Scientifica Career Insights: Gus Wauters, Product Specialist

Scientifica Career Insights: Gus Wauters, Product Specialist


Gus shares how working from home can increase efficiency and help maintain a healthy work-life balance. He discusses how video calls with customers are an effective way to communicate, and shares the regions he is looking forward to visiting when he is able to travel again.

Can you describe a normal day at work prior to the Covid-19 pandemic?


The daily focus for a Product Specialist is continuous management of sales opportunities and providing customers with a clear path of communication with Scientifica. As a result, a good portion of my day is spent tracking and updating information on our database to maintain the territory strategy for our accounts. In parallel to this, emails and phone calls are being exchanged with customers throughout the day. These can vary from qualifying new leads, to following up existing opportunities at various stages of the buying cycle.

What do you enjoy most about your role?

The most rewarding aspect to any sales role is winning business! That being said, there is an element of satisfaction to learning more about new products, applications and scientific disciplines. So, the personal development is enjoyable as well.

It’s worth noting that our customers are very pleasant. Researchers tend to be understanding and polite even under stressful circumstances, so they are definitely another great aspect to the job.

How has your role developed during your working career/while working at Scientifica?

There are some differences between my previous role and my current one here at Scientifica. These changes are predominantly to do with responsibilities and priorities. At Scientifica, there is plenty of support for the sales teams, which means that our focus can stay true to winning business.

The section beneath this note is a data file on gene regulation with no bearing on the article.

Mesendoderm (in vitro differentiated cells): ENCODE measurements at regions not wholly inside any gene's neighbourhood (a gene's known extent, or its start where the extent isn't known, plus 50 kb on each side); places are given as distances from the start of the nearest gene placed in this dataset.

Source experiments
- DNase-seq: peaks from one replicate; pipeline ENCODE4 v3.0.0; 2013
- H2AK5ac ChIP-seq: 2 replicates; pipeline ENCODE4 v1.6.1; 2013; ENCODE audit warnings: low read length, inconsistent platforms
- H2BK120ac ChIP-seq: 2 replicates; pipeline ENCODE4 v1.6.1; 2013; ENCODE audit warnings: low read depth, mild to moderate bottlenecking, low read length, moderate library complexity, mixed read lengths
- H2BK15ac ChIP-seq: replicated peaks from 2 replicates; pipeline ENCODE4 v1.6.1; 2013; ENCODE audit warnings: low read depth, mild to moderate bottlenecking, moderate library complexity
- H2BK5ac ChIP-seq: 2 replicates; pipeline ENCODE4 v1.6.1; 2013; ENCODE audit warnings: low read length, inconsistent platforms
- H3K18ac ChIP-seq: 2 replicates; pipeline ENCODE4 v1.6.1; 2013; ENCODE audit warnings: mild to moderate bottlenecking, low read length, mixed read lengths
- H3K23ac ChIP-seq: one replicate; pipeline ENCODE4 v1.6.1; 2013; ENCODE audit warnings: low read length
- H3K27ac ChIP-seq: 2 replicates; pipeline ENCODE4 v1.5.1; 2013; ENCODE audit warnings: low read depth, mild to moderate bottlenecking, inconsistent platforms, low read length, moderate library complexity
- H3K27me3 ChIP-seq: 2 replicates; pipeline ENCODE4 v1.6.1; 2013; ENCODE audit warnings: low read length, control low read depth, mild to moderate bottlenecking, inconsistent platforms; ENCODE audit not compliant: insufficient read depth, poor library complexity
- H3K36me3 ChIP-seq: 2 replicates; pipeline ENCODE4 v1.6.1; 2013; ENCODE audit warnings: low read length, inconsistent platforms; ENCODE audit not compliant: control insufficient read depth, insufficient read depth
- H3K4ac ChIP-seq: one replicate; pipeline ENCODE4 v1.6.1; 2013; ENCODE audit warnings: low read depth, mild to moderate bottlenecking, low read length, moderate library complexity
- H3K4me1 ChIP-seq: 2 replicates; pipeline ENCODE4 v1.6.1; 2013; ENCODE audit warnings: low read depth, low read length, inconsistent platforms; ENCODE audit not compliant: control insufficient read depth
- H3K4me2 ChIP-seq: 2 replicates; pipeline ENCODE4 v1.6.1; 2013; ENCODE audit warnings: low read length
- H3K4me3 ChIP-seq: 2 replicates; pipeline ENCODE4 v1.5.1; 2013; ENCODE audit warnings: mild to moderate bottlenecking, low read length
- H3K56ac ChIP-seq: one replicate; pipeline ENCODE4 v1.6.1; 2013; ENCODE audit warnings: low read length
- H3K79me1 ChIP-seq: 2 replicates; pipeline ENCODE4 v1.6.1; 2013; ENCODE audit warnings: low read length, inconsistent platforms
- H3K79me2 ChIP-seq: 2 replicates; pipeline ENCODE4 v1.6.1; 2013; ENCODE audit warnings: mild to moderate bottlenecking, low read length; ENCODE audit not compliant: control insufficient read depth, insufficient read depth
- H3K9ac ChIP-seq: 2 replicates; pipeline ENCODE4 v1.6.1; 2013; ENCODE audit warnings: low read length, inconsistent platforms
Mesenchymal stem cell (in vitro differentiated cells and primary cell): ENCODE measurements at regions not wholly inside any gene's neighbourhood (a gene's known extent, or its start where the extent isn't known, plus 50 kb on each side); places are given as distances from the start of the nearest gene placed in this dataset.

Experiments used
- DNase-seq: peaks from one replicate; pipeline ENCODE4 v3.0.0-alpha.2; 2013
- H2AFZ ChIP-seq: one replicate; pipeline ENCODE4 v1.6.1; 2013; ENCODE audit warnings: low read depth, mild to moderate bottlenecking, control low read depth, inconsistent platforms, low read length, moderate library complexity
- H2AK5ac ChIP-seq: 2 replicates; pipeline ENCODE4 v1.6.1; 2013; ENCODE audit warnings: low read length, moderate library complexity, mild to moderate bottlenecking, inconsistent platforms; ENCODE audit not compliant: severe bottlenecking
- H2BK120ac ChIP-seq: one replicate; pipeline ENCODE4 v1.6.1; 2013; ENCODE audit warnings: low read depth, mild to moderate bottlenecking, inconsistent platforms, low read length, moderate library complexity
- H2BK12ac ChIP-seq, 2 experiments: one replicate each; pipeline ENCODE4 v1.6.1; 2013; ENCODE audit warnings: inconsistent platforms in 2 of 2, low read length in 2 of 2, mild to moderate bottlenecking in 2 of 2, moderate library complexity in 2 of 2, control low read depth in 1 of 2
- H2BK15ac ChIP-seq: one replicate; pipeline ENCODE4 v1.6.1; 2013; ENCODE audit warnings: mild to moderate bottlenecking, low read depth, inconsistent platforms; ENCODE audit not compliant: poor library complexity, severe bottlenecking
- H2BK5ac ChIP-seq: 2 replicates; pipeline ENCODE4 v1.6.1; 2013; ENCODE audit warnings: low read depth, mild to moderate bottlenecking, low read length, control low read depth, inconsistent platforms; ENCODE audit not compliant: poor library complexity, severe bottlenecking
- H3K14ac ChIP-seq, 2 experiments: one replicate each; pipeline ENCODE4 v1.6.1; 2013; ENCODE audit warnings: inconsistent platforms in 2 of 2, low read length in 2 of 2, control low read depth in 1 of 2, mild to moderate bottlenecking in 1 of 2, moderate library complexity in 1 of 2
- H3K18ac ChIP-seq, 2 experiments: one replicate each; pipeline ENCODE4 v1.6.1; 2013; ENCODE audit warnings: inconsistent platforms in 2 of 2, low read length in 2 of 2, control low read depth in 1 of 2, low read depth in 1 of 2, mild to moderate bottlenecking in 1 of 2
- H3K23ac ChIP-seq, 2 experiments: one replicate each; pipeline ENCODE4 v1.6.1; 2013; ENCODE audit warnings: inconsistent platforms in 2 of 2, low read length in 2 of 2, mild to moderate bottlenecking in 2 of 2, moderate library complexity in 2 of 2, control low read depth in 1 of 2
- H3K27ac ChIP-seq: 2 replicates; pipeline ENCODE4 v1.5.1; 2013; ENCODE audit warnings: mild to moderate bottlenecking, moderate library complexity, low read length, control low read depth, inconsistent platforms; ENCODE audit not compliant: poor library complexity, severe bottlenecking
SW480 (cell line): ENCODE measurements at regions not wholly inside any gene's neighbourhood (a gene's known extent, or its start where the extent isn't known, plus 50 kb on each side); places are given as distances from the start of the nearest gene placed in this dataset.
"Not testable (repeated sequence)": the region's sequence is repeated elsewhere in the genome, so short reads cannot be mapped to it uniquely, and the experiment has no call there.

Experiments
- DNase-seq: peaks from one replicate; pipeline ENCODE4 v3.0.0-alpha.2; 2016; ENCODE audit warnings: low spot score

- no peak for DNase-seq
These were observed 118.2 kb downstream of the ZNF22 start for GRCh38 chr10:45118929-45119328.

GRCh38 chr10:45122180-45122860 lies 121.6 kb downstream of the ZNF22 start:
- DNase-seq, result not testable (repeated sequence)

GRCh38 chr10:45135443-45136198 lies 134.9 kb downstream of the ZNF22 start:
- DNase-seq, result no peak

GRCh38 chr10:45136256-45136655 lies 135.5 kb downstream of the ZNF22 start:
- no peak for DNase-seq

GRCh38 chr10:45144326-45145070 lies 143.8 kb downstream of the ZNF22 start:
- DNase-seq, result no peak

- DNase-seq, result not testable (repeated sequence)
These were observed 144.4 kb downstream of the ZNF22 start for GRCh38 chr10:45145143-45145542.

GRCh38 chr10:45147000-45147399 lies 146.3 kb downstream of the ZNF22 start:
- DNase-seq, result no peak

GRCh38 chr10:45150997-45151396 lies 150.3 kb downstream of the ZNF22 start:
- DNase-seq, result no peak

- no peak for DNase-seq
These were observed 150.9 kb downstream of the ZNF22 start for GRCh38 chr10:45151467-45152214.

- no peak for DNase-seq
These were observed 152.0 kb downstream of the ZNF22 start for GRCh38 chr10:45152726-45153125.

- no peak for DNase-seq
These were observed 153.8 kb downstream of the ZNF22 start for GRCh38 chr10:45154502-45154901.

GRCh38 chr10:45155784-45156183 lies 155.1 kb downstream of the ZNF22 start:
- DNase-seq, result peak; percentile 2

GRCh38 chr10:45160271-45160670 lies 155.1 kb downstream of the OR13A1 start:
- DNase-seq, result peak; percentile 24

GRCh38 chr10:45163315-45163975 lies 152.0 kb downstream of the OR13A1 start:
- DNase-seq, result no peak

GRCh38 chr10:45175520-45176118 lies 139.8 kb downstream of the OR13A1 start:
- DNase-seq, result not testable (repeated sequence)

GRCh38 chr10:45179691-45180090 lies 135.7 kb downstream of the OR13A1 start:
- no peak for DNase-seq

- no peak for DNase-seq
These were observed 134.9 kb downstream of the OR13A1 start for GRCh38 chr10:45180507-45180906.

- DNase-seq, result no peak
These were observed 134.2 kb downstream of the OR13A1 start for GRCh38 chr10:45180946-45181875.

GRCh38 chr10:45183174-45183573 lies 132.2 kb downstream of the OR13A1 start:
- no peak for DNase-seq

How has your way of working changed this year?

Curiously, the role has not changed too much. As a travelling sales representative, we previously spent a fair portion of our time working from home. So before the lockdown, I had already become comfortable working at my home office set-up.

In the past though, this working from home time was arranged between sales trips, which have not been possible all year. Therefore, the lack of physical sales trips has been the main difference this year.

What lessons have you learnt since working remotely?

Working from home can be quite time efficient, due to negating the time lost each week travelling for sales trips. The lack of commuting in general also allows us to maintain a better work-life balance.

In terms of missing out on the in-person meetings on traditional sales trips, I’ve actually found video chats an effective substitute. It allows us to still show some personability to our customers, whilst asking the necessary questions for moving the sale forward. That being said, the inability to travel to customer sites can be detrimental, particularly in scenarios when a demo is necessary.

How has your department adapted to the new ways of working?

The sales team generally adapted well to the situation. We were previously accustomed to remote team meetings and continued doing so during lockdown.

Do you think any of the changes will be here to stay?

It has become apparent that a significant portion of the sales and administration roles can be performed entirely remotely. As such, I suspect that there will be fewer requirements for office travel, except when necessary. Though this is not the case for other teams, such as the Installation and Technical Support team, where travel will remain a fundamental part of the job.

What are you looking forward to about returning to more ‘normal’ ways of working?

I am quite comfortable with the current ways of working in fairness. As mentioned previously, I’ve found that I am still able fulfil the responsibilities of my role whilst working from home. That being said, there are some key targets in my territories that will need visiting once travel is permitted. I very much look forward to visiting the Neurocampus at Bordeaux and Hebrew University of Jerusalem. A final point is that we did not manage to schedule hands-on product training before lockdown, I am looking forward to finally seeing a HyperScope in real life!

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